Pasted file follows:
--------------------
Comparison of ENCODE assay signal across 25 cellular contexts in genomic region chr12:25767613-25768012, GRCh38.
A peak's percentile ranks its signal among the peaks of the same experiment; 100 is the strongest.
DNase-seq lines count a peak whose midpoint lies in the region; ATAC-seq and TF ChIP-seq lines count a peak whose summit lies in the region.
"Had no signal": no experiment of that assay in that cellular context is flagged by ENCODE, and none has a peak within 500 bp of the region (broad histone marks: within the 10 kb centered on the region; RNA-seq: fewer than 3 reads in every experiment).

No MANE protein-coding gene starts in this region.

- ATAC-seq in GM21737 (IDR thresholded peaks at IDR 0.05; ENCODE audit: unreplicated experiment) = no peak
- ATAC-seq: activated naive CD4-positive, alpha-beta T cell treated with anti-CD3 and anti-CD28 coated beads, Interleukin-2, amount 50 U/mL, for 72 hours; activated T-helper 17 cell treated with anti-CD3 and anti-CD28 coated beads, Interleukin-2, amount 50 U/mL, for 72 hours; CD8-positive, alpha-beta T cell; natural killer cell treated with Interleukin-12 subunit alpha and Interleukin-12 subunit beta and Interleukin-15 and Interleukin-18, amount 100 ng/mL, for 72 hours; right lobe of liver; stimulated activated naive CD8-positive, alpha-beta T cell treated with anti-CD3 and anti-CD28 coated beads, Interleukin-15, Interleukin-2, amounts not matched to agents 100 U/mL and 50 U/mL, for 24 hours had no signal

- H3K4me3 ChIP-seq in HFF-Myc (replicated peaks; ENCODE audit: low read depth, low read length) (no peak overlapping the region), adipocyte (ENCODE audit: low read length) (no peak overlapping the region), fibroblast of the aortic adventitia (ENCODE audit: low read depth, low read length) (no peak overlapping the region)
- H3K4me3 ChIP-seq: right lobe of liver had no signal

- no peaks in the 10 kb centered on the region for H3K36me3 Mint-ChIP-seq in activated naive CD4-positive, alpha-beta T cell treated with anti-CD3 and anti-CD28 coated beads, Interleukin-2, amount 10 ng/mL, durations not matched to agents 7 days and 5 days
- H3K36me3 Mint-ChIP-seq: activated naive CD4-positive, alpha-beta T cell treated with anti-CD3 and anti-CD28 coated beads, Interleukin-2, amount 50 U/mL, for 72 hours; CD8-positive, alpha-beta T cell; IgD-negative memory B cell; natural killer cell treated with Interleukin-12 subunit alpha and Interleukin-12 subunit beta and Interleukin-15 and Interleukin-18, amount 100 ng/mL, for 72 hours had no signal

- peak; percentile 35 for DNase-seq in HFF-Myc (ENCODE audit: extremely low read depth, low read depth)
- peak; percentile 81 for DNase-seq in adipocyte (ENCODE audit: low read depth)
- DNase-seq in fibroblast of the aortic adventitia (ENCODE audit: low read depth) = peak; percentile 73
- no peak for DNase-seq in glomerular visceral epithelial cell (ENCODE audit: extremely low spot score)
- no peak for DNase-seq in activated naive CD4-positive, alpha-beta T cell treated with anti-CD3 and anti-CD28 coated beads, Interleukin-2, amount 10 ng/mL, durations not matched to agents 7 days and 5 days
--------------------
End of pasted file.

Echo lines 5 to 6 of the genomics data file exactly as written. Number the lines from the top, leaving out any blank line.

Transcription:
No MANE protein-coding gene starts in this region.

- ATAC-seq in GM21737 (IDR thresholded peaks at IDR 0.05; ENCODE audit: unreplicated experiment) = no peak